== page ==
Pearson: Okay.  Now, as we look to next year and look broader, Calvin in Bernard, Iowa is curious, is 2013 a transition year for farmers in terms of input costs, farmland, all of the other things?  What does the future look like?  How should producers be preparing?

Roose: Well, we really do think it's a transition.  In fact, we think since 2010 the thing that has kept pushing the markets higher and caused really the craze in a lot of the grain agriculture is the fact that we've had four short crops in the U.S. and we've had some world problems with production also.  But as we're moving forward what we've really found out is that we brought a lot of world production out of the woodwork and so that's what we're going to have to compete with.  So we think moving forward that the big challenge of the market is how do I market when I don't have these big cushions?  And we've got some strategies that we think make some sense for new crop corn and beans and that is window contract for 2014.  May not be too early to be thinking about that, Mike.

Pearson: Going ahead, setting some margins so at least you have a framework in which to operate through next year.  Is that kind of the thinking?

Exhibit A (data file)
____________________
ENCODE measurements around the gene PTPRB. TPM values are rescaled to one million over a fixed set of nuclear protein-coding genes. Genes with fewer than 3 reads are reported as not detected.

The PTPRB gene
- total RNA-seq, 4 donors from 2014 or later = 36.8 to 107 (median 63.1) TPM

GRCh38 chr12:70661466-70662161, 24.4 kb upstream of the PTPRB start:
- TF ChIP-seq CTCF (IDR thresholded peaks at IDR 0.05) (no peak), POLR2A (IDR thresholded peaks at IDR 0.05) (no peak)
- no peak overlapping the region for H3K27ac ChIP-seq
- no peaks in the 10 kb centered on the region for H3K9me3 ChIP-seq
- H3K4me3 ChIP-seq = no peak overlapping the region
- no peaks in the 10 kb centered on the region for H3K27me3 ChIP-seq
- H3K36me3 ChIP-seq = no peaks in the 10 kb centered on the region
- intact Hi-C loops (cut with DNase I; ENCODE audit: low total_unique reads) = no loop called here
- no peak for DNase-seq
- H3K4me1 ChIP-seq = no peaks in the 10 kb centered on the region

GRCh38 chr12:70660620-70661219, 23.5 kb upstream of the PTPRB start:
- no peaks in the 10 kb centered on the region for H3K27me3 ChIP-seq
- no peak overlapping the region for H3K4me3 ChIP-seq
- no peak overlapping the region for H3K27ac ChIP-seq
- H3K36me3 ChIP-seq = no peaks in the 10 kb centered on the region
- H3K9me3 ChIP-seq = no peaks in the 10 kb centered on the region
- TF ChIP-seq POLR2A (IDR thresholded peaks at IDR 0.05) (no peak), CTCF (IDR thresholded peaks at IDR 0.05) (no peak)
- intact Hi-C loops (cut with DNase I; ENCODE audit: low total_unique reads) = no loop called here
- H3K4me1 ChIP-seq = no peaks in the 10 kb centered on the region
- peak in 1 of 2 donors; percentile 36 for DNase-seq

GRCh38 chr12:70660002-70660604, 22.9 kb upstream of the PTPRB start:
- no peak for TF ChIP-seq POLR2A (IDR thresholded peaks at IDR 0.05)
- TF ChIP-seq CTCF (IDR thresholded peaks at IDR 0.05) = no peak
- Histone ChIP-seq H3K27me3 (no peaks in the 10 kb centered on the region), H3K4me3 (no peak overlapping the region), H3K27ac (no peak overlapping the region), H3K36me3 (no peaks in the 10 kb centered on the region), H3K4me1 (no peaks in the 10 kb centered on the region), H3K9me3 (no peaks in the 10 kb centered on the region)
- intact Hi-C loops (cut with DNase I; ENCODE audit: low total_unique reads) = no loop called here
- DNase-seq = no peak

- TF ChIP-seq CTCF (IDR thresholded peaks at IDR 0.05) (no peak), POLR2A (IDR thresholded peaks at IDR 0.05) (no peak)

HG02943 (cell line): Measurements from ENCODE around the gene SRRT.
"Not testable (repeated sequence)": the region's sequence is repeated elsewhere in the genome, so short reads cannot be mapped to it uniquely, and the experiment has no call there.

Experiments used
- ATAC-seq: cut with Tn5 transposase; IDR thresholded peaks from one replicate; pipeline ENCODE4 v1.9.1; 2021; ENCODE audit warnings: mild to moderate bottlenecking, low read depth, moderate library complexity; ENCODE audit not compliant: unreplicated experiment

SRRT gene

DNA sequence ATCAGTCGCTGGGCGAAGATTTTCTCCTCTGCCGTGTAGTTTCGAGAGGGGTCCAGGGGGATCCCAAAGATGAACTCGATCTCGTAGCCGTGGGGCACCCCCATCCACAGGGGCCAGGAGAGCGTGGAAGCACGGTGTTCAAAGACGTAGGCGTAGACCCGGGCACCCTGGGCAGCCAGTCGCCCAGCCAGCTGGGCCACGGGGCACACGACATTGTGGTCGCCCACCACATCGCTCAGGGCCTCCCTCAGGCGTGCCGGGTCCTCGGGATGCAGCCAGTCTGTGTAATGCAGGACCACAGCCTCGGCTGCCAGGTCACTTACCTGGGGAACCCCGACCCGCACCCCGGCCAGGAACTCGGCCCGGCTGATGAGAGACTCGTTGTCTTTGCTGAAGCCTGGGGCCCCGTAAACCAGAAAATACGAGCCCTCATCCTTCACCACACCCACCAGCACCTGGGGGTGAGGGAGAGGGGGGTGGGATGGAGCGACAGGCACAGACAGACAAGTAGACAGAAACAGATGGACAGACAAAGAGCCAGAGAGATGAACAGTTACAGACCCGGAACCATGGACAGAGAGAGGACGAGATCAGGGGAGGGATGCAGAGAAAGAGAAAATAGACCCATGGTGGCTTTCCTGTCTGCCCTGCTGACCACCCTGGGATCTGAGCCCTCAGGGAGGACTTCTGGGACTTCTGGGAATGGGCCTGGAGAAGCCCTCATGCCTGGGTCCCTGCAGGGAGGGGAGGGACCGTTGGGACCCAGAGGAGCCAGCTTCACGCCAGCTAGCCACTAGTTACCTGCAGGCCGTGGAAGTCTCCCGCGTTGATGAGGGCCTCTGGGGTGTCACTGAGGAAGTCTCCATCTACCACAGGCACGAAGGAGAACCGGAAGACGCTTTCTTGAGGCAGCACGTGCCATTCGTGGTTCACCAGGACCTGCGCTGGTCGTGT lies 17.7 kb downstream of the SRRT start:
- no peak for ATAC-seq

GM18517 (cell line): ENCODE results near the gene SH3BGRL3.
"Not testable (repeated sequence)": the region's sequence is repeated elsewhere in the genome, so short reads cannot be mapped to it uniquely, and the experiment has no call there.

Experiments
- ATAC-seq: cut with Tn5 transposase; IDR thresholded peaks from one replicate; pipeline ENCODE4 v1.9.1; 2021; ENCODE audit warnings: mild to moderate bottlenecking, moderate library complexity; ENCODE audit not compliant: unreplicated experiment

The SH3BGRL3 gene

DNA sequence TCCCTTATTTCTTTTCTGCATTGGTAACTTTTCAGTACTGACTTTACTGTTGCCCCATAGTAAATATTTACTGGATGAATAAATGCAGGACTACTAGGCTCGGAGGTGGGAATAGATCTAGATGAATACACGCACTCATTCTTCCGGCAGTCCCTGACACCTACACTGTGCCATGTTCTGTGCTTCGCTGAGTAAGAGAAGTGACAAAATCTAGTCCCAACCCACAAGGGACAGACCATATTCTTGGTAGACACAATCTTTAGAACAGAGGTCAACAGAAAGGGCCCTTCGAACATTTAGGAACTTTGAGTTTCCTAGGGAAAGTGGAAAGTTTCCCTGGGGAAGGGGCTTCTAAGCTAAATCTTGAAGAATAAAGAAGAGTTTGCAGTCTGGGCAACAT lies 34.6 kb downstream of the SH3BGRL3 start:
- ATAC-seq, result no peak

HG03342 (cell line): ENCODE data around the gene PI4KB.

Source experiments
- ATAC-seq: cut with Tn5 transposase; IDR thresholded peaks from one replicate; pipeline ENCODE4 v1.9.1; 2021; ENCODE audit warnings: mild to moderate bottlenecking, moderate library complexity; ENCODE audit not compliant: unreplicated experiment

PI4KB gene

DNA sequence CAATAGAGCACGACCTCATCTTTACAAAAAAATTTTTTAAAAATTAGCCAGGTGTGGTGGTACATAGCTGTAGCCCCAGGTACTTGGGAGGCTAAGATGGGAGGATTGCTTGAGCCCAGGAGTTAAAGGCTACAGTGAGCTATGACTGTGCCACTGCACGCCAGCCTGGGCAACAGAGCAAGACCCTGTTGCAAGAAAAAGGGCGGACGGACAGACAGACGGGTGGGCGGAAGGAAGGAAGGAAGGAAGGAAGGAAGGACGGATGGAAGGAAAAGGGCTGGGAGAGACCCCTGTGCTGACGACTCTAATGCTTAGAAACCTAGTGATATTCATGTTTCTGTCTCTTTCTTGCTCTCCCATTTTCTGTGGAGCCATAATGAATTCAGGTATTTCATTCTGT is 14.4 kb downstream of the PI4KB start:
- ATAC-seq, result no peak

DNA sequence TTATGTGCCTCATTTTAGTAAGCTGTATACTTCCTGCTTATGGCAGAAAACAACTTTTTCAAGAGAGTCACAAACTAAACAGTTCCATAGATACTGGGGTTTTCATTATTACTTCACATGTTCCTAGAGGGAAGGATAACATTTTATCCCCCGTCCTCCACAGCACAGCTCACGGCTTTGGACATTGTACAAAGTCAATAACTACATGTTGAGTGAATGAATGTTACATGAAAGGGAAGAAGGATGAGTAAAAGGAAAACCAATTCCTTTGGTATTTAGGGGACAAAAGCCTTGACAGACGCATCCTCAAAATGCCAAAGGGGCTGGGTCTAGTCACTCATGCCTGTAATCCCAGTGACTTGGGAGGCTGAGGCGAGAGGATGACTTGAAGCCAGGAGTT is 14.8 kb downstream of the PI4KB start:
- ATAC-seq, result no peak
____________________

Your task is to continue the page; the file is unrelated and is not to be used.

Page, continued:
Roose: Yeah, that's the idea.  You look out to 2014, for example, we closed at $4.90 roughly on Dec corn.  So what you do is you lock in, you give yourself 90 cents up, 90 cents down, you spend about 15 to 20 cents, you buy a $4.90 put is what you would do, you would sell a $4.00 put so that gives you that move down.  At the same time you have about 90 cents up, up to $5.80.  Our insurance rates last year were $5.68 so still gives you the opportunity to go up.  But it prevents big losses in case this is a transition year, which if South America has a big crop it probably is.

Pearson: Now, one of the big concerns with the transition year, of course, is the stickiness of prices.  You've been in the business a long time.  Looking at the high cash rent values we've been seeing, how likely is it that those will start to turn down if we get a big crop this year, if South America has a big crop?  What is it going to take to bring these down slightly?